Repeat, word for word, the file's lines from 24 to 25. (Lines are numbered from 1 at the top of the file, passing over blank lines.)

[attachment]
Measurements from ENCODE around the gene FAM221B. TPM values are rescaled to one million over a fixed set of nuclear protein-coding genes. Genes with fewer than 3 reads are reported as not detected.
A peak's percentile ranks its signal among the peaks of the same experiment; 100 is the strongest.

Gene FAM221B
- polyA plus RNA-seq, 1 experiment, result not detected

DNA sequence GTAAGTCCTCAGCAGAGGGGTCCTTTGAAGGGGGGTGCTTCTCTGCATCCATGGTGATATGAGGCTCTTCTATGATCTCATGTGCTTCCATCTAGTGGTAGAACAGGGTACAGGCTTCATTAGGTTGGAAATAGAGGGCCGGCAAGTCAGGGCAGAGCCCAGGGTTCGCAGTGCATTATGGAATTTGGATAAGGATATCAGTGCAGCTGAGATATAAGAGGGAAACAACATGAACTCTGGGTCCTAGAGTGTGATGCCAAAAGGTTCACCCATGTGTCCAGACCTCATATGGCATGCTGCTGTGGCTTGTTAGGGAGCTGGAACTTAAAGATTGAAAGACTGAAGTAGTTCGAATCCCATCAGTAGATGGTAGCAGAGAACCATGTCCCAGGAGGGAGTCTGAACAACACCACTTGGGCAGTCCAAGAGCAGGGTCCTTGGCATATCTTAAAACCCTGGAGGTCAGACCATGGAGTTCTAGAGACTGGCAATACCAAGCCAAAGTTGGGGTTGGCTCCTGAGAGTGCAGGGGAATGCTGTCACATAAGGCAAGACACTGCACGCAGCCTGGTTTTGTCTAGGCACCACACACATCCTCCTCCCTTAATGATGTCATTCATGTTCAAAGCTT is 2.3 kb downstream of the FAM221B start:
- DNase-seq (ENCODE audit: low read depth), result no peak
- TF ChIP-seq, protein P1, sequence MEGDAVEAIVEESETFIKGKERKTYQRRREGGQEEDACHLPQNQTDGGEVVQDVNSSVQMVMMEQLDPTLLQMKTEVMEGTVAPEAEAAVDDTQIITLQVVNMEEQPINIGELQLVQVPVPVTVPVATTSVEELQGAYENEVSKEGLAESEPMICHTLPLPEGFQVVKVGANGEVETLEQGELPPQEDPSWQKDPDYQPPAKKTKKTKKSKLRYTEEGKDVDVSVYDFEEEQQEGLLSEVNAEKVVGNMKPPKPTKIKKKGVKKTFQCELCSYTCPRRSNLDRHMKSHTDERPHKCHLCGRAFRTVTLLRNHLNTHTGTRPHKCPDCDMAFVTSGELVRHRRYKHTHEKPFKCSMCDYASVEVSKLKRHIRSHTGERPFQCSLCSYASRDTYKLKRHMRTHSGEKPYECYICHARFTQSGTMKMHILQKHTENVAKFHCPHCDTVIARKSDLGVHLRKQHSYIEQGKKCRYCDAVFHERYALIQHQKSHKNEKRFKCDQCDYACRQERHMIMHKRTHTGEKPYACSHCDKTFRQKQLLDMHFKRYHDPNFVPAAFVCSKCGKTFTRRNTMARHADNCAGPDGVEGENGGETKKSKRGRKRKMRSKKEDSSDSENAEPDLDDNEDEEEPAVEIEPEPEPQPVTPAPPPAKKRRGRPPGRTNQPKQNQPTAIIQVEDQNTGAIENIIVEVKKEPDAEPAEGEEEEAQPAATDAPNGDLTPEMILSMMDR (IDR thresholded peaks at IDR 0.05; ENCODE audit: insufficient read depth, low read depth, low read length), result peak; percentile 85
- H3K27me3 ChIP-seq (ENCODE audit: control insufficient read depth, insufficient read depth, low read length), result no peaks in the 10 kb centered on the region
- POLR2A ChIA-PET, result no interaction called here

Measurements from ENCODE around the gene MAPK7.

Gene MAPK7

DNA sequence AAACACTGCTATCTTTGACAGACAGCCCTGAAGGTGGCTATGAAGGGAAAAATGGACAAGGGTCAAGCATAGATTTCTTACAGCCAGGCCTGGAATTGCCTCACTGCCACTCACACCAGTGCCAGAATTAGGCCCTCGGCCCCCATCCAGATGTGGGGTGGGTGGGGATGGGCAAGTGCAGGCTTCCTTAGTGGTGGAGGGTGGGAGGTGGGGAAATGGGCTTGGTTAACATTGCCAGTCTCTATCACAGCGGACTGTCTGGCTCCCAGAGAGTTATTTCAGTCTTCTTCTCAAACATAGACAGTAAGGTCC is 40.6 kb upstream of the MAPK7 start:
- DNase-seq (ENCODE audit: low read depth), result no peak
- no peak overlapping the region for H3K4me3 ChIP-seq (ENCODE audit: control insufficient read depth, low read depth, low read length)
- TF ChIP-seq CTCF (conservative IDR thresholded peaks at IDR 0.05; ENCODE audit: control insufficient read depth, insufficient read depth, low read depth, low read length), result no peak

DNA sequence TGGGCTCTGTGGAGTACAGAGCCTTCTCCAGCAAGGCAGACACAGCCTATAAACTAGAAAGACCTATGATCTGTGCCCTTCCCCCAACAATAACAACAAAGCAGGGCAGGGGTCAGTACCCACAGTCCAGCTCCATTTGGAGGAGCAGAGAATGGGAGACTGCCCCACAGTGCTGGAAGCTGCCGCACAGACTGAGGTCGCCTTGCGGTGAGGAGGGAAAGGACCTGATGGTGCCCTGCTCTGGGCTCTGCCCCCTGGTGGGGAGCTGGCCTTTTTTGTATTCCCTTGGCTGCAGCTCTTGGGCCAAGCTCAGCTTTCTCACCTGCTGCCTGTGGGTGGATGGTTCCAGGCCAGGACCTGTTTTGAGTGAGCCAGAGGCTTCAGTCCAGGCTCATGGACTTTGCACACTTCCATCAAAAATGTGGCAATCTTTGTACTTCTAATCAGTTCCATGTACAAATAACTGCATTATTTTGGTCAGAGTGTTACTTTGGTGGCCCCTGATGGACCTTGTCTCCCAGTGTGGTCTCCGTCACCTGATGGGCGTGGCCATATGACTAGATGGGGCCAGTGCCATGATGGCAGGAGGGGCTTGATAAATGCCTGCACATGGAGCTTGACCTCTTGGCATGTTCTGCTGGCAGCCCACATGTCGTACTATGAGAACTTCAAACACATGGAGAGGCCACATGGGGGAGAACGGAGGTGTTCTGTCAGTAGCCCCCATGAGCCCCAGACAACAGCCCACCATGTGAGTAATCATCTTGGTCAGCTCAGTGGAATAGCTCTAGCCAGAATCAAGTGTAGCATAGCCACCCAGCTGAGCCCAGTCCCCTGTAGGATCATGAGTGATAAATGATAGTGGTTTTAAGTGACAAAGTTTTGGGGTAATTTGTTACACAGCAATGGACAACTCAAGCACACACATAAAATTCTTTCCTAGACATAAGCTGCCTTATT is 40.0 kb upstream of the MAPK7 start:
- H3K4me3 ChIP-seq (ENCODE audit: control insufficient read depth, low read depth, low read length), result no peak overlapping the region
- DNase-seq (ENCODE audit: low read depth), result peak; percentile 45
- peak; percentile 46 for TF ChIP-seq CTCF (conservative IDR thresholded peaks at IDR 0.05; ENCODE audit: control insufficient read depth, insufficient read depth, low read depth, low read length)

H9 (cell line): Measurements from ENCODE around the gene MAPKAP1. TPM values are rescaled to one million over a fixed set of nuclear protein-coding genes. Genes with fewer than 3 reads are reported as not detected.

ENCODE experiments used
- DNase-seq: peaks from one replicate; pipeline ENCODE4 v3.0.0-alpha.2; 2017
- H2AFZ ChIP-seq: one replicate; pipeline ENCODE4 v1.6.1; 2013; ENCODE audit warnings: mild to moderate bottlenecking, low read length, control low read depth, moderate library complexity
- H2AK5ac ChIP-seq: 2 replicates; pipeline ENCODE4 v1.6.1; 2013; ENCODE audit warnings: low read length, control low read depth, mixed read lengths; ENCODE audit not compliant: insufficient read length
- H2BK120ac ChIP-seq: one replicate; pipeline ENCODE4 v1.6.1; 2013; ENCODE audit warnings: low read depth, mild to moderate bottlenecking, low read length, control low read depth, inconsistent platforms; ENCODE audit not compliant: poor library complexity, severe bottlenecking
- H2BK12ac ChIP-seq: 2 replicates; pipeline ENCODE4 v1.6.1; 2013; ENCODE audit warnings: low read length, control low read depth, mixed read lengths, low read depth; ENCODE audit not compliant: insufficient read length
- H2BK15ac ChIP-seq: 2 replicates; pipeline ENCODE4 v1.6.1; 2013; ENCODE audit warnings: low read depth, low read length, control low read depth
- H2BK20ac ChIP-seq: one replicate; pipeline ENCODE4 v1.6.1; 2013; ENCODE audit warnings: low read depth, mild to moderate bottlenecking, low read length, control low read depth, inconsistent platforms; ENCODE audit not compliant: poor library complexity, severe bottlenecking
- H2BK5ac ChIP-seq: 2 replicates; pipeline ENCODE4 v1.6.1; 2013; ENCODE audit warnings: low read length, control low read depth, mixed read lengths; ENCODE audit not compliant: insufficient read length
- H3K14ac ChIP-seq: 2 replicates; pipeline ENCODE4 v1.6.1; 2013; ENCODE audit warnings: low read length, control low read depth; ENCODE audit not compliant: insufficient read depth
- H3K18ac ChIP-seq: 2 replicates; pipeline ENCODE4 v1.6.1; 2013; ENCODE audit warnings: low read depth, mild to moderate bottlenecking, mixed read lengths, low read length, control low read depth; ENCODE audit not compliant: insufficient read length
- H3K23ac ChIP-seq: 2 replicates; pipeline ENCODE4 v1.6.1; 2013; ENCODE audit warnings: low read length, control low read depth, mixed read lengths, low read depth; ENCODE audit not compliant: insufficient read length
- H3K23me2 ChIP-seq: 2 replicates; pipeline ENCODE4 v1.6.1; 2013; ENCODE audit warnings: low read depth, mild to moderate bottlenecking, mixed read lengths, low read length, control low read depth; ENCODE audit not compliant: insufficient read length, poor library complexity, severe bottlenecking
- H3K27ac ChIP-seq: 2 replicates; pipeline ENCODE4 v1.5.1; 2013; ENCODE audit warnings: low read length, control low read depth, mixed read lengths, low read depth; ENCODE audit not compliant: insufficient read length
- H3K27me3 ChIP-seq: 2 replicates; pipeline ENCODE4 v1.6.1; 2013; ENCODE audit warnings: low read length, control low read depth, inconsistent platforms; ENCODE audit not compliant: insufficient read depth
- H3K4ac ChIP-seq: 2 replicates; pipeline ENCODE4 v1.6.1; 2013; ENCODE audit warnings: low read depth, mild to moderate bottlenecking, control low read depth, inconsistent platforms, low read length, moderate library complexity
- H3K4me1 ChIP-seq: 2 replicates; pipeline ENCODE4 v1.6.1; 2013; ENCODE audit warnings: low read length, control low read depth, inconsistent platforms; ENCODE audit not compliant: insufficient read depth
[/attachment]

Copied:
- H2AK5ac ChIP-seq: 2 replicates; pipeline ENCODE4 v1.6.1; 2013; ENCODE audit warnings: low read length, control low read depth, mixed read lengths; ENCODE audit not compliant: insufficient read length
- H2BK120ac ChIP-seq: one replicate; pipeline ENCODE4 v1.6.1; 2013; ENCODE audit warnings: low read depth, mild to moderate bottlenecking, low read length, control low read depth, inconsistent platforms; ENCODE audit not compliant: poor library complexity, severe bottlenecking